For many of us, Christmas Eve sees a final dash to the shops as we seek out those last few gifts. If you are struggling for ideas, why not take some of the suggestions and advice offered to readers of the New York Irish-American, 150 years ago in December 1864. Remember, nothing says I love you like a Clothes Wringer!
A HOLIDAY PRESENT.- What shall it be?- For the child, something suited to the sex, useful and diverting- not for the moment only, then to be cast aside- but that will link year with year, and mark and improve the character. For an adult of either sex the variety is endless, suiting the infinity of circumstances. The mother and head of a family has learned to prize most what lightens the household burden and betokens affectionate sympathy: a Baby-Tender, a Washer, Wringer, or a Wheeler & Wilson Sewing Machine.- The first are winning their way to public favor; the last is old and well tried. There is no question of its utility and suitableness as a present of affection and charity. Its low-toned voice will prove a sweet reminder of friendship and effective sympathy, and mingle with the hymn of thankfulness. Try it for your wife, or the widow toiling for the support of her children. (1)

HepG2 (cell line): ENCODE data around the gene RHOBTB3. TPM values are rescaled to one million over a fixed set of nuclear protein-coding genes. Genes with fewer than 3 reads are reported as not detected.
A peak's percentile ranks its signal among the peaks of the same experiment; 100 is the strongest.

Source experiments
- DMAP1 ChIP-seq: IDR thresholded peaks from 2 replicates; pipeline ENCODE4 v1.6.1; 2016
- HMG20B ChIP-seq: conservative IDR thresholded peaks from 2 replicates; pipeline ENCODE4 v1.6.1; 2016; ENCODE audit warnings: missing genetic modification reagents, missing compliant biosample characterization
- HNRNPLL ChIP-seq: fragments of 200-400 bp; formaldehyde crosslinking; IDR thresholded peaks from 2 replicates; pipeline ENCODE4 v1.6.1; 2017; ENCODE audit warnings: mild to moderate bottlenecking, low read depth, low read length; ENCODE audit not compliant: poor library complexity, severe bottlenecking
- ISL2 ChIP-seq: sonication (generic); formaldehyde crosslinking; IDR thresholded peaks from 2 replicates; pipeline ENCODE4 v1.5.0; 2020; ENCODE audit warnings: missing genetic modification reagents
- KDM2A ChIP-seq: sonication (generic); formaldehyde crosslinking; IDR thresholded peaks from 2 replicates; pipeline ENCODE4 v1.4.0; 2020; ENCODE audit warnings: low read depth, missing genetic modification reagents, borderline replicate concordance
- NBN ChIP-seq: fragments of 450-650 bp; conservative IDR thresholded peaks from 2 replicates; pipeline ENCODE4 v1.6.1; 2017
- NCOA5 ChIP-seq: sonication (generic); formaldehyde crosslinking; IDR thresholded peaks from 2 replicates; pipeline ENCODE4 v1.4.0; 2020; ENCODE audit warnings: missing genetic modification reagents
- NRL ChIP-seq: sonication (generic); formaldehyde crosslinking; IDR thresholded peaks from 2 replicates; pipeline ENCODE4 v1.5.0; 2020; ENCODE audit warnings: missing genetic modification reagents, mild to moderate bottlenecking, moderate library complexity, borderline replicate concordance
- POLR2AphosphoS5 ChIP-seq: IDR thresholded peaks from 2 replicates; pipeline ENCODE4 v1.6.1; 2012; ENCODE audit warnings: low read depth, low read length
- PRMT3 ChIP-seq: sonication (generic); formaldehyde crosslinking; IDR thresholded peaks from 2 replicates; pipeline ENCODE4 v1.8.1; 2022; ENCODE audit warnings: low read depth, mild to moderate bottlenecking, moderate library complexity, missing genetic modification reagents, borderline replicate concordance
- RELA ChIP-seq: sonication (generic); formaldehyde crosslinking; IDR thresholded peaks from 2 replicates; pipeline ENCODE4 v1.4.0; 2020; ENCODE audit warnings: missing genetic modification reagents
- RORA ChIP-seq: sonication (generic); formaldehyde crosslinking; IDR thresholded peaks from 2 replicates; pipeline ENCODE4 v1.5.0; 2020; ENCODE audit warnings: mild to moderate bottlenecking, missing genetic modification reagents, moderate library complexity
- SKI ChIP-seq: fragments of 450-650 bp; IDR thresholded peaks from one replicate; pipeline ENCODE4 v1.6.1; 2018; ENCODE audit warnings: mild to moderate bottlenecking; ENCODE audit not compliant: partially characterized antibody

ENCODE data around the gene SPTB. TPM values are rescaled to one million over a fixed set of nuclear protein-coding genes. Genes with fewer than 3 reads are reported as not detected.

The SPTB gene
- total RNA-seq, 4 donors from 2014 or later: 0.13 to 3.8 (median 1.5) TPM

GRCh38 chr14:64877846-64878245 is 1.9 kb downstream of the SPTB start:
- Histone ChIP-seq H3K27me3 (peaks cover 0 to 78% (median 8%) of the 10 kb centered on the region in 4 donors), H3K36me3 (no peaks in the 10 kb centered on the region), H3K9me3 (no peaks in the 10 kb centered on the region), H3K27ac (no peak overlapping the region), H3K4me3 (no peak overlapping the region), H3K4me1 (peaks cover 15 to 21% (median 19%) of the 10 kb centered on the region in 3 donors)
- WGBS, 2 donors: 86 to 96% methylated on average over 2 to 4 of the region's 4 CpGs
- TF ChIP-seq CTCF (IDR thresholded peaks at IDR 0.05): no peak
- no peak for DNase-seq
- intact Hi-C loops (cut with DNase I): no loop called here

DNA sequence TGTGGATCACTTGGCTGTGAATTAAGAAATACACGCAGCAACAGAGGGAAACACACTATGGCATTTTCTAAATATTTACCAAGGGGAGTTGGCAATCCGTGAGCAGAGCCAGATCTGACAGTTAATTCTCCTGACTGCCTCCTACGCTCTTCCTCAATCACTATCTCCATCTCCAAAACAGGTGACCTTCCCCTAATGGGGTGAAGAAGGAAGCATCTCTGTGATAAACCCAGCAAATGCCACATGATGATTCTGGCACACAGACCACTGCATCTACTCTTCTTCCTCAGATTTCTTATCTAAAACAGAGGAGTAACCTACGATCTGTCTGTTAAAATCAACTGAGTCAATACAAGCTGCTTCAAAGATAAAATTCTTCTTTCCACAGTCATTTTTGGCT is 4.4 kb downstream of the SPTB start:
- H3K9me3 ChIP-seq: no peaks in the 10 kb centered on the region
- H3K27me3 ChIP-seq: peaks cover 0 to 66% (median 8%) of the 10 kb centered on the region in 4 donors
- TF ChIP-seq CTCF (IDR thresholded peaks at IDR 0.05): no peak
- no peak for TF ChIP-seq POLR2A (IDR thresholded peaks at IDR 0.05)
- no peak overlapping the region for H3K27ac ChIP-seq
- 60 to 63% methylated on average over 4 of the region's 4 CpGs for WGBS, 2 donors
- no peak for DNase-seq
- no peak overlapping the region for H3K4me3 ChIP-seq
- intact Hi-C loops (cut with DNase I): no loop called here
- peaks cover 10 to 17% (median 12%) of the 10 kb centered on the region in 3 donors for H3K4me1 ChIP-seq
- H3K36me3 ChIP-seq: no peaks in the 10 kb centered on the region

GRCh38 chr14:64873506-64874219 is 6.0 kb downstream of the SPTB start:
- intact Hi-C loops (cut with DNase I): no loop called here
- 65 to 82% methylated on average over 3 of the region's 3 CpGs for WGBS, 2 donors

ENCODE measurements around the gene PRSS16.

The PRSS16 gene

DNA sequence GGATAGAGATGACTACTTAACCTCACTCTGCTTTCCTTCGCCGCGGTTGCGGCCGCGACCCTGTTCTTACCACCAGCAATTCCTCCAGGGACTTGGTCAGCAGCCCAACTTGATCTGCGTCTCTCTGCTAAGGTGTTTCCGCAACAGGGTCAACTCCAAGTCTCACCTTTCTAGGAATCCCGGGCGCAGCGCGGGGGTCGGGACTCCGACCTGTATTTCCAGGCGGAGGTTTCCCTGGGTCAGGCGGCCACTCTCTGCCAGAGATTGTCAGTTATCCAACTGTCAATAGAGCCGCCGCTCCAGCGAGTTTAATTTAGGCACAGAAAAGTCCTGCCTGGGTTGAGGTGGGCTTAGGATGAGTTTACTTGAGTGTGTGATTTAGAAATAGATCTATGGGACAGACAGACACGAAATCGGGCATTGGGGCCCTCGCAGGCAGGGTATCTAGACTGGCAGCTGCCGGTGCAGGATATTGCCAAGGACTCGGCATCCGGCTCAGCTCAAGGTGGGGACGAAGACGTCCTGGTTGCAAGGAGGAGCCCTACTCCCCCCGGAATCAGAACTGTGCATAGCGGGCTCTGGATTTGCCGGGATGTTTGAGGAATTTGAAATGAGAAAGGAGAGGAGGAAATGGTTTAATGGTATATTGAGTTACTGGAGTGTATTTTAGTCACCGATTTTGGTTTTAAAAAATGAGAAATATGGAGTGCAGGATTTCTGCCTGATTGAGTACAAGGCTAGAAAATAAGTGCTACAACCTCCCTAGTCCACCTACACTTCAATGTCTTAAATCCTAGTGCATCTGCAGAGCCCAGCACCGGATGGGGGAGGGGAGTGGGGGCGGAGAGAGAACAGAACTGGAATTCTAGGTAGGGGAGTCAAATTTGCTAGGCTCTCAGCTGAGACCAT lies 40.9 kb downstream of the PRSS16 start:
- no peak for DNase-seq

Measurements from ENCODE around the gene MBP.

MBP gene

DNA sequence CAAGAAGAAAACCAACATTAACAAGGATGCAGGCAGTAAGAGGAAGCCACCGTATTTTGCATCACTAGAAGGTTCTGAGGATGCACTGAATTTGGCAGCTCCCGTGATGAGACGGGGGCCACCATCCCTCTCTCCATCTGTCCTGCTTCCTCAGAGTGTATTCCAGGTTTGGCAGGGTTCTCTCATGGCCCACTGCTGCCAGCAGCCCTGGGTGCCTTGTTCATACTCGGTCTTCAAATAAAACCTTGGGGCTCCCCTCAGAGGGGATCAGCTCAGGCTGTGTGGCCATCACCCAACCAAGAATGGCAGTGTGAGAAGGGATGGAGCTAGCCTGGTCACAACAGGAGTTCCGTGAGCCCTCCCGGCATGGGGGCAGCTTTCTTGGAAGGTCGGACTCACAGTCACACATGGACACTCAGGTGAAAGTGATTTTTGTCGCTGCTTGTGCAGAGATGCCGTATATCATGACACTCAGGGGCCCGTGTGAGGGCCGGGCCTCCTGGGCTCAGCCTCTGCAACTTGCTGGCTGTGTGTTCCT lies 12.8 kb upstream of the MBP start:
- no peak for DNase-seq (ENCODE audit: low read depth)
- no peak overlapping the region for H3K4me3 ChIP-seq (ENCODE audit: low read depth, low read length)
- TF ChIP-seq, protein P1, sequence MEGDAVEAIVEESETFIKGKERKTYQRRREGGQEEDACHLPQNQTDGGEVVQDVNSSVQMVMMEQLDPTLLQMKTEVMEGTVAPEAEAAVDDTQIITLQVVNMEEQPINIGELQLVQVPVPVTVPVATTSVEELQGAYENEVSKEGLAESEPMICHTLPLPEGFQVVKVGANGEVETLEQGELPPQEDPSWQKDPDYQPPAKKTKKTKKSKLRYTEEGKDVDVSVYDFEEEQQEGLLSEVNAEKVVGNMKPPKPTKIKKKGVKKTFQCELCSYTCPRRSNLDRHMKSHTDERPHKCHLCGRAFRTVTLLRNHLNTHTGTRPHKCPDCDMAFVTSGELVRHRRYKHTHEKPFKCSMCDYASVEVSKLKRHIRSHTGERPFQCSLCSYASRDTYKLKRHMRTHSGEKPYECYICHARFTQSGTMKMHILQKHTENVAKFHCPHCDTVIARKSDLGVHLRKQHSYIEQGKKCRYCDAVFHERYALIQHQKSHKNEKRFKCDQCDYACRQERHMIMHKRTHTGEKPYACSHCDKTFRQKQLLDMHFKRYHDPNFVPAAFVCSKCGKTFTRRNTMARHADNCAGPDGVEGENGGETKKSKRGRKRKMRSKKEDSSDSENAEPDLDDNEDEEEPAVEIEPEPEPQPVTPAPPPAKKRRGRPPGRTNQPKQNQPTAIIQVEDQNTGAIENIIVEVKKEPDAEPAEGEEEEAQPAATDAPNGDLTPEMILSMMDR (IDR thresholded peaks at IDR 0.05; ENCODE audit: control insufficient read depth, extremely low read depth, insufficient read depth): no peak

Many thanks to everyone for reading and contributing to the Irish in the American Civil War site in 2014, and wishing you all a Merry Christmas and New Year.
(1) New York Irish-American 31st December 1864
New York Irish-American 31st December 1864. A Holiday Present. What shall it be?